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Maui: Last Day, Part 1

When I started my trip to Hawai`i, four weeks seemed like a good amount of time to be there. However, when my final day on Maui arrived, I could not believe it — I wasn't ready to leave. The only consolation was that I still had a few days on Lana`i to look forward to before returning to the mainland.

So, with heavy heart, I decided to visit Lahaina town and take a few photos of landmarks — many of which I have photographed before, although some not recently. One of those landmarks is the Lahaina Jodo Mission. It is found on the north side of Lahaina, situated on prime oceanfront real estate. As you drive along Front Street the "JESUS COMING SOON" sign (obviously not related to the mission) tells you where to turn to find the mission.

This site, called Pu`unoa Point, was considered sacred by the Hawaiians. The present temple grounds have been dedicated to all our ancestors who have passed away.

The current mission is still an active Buddhist mission, founded in 1912. The original temple was destroyed by fire in 1968. The pagoda (pictured here) was built in 1970 and stands some 90 feet tall. The first floor contains niches for holding the urns containing the remains of loved ones.

One of my favorite photos I have ever taken was shot here — of the golden shower tree in full bloom with the pagoda in the background. Unfortunately, the tree was not in bloom at this time so my special shot could not be replicated digitally. The original was shot on film and when I get a chance, that will be added to my web site for possible sale.

The Temple Bell was added in 1968 and is rung eleven times each evening at 8:00 pm. If you look closely, you can see a large horizontal piece of wood extended into the shadows behind the bell. The wood is suspended by ropes and can be moved by one or more participants by simply swinging it away from the bell then back on the downswing. The design is much different than the Western design where a clapper is hung inside the bell and is moved to strike the bell or the bell is moved to strike the clapper.

The Great Buddha sits serenely in mediation and extends that serenity to the entire mission grounds. This buddha is some 12 feet tall and is supposedly the largest of its kind outside Japan, weighing in at three and a half tons. It was added to the temple grounds in 1968 to mark the 100th anniversary of the arrival of Japanese workers for the cane fields.

Feel free to take a closer look but please try to maintain the serenity of the Great Buddha.

This is the rebuilt temple (after the 1968 fire), standing on the same spot as the original. It was built using traditional Japanese construction techniques by Japanese carpenters with help from members and friends of the mission.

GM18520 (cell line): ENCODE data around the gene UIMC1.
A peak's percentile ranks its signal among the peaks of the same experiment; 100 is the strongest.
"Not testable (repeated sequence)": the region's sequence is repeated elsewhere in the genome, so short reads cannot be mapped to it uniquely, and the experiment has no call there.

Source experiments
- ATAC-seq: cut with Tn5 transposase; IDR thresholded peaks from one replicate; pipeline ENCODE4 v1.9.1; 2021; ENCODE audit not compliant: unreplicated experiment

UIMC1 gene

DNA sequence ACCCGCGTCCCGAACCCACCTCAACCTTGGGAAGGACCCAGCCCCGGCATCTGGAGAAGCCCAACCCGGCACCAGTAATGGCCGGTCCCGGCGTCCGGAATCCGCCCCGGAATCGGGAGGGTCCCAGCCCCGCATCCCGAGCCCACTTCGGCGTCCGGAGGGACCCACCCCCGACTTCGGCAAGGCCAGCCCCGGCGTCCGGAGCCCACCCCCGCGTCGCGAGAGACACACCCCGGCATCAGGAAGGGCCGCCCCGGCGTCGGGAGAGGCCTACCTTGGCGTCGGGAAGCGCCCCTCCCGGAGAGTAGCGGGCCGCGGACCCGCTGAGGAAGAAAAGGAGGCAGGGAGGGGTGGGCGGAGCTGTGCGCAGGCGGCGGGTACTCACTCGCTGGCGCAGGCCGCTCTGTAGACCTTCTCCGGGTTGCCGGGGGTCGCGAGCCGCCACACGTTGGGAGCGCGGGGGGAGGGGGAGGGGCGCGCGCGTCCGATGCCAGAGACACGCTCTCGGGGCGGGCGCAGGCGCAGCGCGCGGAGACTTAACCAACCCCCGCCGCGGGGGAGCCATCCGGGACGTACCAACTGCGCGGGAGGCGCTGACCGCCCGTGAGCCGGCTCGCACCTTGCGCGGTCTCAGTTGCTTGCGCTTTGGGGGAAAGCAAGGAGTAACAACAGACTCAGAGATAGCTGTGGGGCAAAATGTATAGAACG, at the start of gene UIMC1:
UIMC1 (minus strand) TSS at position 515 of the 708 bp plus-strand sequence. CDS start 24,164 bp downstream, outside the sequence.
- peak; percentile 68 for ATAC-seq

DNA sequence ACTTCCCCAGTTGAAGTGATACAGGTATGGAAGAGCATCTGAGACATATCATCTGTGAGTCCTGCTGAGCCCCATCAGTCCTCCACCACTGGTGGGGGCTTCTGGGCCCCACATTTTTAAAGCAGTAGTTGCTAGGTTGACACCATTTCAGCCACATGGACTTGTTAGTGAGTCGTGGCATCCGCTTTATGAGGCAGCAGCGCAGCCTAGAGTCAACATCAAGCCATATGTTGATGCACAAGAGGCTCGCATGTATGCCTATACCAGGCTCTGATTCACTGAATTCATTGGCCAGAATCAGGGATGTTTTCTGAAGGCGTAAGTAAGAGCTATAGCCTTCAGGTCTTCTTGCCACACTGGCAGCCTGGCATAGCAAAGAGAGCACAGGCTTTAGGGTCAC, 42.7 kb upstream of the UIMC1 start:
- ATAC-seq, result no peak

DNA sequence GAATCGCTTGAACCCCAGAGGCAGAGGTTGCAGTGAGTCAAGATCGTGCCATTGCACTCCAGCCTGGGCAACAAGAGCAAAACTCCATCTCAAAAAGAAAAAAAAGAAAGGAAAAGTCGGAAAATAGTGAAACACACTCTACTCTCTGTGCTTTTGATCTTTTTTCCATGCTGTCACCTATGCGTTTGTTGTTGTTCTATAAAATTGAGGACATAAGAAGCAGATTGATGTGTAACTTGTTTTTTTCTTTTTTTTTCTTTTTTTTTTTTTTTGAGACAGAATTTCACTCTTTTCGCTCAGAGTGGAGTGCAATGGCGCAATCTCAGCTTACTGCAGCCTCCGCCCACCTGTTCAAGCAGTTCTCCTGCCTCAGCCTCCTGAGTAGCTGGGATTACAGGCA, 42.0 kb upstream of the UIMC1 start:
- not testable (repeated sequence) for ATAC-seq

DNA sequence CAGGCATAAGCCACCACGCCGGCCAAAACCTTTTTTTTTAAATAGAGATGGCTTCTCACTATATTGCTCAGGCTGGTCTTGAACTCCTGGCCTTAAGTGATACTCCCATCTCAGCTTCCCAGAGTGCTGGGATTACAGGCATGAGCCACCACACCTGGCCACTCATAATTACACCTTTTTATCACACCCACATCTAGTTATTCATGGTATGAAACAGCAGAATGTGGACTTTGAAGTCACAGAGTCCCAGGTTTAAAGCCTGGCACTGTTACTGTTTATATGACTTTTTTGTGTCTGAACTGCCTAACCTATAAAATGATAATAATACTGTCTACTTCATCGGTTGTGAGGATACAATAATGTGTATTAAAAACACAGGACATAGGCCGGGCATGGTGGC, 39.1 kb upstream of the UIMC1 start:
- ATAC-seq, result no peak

The interior is exquisite with gold objects and gold leaf everywhere. We were not permitted to enter — a pity really, because I understand I missed several outstanding Buddhist paintings by renown Japanese artist Iwasaki Hajin adorning the temple walls.

Nearby is the remains of the Mala Wharf. It was constructed in 1922 to provide a means for steamship passengers to embark and disembark without having to switch to smaller craft as was required in Lahaina at the time. As I understand the story, older locals told the Army Corps of Engineers that this was a lousy spot to place a wharf. Of course, the "haoles" knew better and built it here anyway. But the locals were right — the heavy surf and strong currents make it next to impossible for the inter-island steamers to tie up here successfully. In fact, it was apparently used for that purpose only one time.

However, it continued to be used for smaller craft until it was abandoned in 1950. With the heavy surf and lack of maintenance it has continued to deteriorate as you can see in the next two photos.

There are fences to prevent people from going out on the wharf — since an accident would be inevitable — naturally resulting in a lawsuit against the county. However, it remains a popular snorkeling spot — I just hope no one gets struck by a chunk of falling concrete.

On the beach, some folks were feeding the birds with leftover bread. I have always loved these particular birds — obviously cardinals but until this year, I never knew their proper name. They are Brazilian red-crested Cardinals and they are everywhere in Hawai`i. Incidentally, they are actually originally from Brazil.

More fauna — of the Crustacean variety. I counted nine of these black crabs in this photo, enlarged to help you spot them too. I have always marveled at this adaptation — black crabs on black rocks would obviously be much harder for predators to spot than any other combination.

To be continued...

Life is good.

B. David

P. S., All photos and text © B. David Cathell Photography, Inc.